Needless to say our members undertook a tremendous amount of work, there were no HSE regulations in those days. Net line clearance from boats props, repairs to Castle Mills , Naburn and Linton locks. Surveys on gates laying quick drying cement, helping fisheries clearing obstructions in Lakes, Rivers etc. No one really volunteered to work in the Foss, but inevitably it happened, especially around the incinerator outlet. The water was hot and filthy black; afterwards one had to shower nearly forever to get clean. If you cut yourself it was more than likely you would end up in hospital! You could liken it to a small river running parallel to the Suez canal in Egypt. We were instructed that if one fell in we could get a jab for every disease known to man.
A number of club divers responded to a call from the “Three Cups” pub in Stamford Bridge. This hostelry has the unusual feature of a wishing well incorporated into the bar. It turns out that this was the actual fresh water supply to the tavern prior to the mains water. On arrival at the pub layers of coins could clearly be seen through the clear water. The well itself was about four feet in diameter and about five metres deep to the surface of the water, a very restricted and claustrophobic diving location . The smallest available diver volunteered, was winched down to the water an called for his diving gear, as he could not touch bottom. In three metres of water , which turned inky black from sediment on the bottom, he cleared out the well and we even managed to winch him back to the bar. We were informed that almost three hundred pounds had been recovered and presented to the local Lions Club to aid local charities. Not a job for everyone and impossible with the current HSE rulings. We collected water specimens from the bottom of Ouse Wharf and the Derwent for a fresh water survey being carried out by Bootham, St Peters and Pocklington public schools. We undertook a river search for a crashed wartime aircraft, which we were able to locate. Members raised anchors from various sites on the Farne Islands and presented one to the Grace Darling Museum at Bamburgh. Various articles from an ongoing search of the site of the “Forfarshire” wreck were donated to the museum. An aircraft propeller was raised from near Beadnell and helped to decorate the old club house.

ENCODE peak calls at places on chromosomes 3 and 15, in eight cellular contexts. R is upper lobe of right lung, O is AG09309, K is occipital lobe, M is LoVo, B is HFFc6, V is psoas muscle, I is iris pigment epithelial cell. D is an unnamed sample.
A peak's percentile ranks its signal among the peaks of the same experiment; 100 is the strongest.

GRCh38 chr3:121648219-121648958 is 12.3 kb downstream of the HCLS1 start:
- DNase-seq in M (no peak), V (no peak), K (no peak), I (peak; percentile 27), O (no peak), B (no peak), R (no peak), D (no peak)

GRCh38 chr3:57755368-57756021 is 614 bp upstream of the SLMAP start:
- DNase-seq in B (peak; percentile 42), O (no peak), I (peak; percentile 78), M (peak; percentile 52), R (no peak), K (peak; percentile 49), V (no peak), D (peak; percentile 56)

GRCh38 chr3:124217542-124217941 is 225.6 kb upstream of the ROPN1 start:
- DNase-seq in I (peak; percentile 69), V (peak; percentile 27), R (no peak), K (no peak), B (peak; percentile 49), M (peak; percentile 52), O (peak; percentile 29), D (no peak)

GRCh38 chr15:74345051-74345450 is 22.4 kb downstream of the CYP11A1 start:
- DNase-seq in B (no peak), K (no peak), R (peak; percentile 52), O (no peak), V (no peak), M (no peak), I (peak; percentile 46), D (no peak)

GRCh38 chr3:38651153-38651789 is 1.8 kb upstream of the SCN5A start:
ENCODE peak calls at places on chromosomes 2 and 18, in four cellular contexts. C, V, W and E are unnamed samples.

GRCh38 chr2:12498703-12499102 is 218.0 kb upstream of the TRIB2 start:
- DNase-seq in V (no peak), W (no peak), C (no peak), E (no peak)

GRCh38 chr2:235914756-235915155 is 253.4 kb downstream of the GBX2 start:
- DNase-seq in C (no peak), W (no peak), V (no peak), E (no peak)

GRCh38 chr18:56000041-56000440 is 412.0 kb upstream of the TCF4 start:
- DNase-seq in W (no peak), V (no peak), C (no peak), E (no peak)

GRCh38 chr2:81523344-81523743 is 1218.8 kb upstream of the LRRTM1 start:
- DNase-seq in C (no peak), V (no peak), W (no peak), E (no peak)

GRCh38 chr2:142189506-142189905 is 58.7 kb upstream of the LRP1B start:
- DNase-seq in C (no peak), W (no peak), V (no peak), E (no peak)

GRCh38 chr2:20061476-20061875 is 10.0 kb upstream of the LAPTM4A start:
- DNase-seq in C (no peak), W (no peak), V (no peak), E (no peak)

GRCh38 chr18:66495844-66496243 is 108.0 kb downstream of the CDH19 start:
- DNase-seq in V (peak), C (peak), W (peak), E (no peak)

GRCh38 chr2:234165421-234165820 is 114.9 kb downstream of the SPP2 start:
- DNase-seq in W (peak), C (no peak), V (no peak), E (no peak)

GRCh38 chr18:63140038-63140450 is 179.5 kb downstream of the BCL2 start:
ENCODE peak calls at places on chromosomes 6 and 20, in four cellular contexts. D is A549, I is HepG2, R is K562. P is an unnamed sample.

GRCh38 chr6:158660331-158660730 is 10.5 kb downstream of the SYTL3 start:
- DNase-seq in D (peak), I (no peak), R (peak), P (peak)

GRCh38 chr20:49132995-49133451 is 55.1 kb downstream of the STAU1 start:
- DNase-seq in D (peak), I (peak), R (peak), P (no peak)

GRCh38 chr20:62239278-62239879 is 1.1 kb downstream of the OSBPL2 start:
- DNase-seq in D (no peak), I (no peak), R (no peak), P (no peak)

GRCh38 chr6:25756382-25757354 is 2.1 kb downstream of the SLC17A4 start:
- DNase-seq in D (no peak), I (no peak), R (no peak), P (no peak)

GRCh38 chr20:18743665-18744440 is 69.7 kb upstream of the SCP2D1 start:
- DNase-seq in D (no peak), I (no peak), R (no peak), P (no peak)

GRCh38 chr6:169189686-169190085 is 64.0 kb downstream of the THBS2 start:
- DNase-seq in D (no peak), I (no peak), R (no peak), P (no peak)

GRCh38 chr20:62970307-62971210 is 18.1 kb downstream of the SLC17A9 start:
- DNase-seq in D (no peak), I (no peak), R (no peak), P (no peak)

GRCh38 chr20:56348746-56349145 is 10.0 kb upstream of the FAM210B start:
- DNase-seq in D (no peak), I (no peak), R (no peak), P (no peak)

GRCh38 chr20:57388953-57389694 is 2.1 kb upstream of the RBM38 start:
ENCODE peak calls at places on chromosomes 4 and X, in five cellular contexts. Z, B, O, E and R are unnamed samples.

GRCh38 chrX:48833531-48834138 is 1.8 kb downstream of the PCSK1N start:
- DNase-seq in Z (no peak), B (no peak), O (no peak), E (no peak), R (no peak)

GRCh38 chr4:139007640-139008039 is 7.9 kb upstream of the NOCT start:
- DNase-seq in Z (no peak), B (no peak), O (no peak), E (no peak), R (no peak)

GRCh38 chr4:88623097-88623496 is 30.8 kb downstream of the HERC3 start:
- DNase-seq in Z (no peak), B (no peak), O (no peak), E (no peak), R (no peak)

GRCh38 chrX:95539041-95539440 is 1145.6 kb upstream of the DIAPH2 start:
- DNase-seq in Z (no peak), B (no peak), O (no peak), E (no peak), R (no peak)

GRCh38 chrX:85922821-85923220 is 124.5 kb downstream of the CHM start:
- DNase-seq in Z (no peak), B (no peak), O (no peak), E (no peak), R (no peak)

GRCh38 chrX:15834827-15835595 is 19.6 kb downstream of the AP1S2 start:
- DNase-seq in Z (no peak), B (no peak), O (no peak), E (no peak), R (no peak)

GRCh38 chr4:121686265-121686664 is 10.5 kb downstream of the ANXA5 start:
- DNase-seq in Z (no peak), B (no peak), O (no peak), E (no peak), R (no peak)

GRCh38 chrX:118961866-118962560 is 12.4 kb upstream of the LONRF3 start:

One member together with a boat owner from Beadnell bought the wreck of the “Somali” in Beadnell bay and the “Breda” off Oban in Scotland. Together with town professional divers they worked the wrecks for some time. I once saw our member’s lorry bringing a very large bronze prop into his scrap yard at Pocklington. I do believe it was “found” one foggy day on the Farnes. Another group bought the wreck of “SS Paris” off Boggle Hole and then asked the local authorities if they could remove the prop with explosives. They refused on the grounds that it would shake the houses down in Robin Hoods bay; so the group spend a considerable amount of time and effort trying to saw through the shaft. Someone went along one night and blew off the prop and the houses are still there!!
One enterprising member in 1961 bought a ticket to Eilat Israel, hired a bottle and sat in the shallows day after day filming fish with his old Eumig Cine camera. He later moved on to help Ted Falcon Barker survey an underwater Roman City near Dubrovnik and featured in the book “1600 years under the Sea”
We began our travels early, in the sixties and seventies , had club dives to the Oban area with other members going off to Elba, South of France, the Greek Islands, Sardinia and Malta. One member in the seventies designed an underwater transmitter/receiver to work with a Heinke full-face mask and another an airlift. Both were used to carry out survey work in the rivers Ouse and Derwent.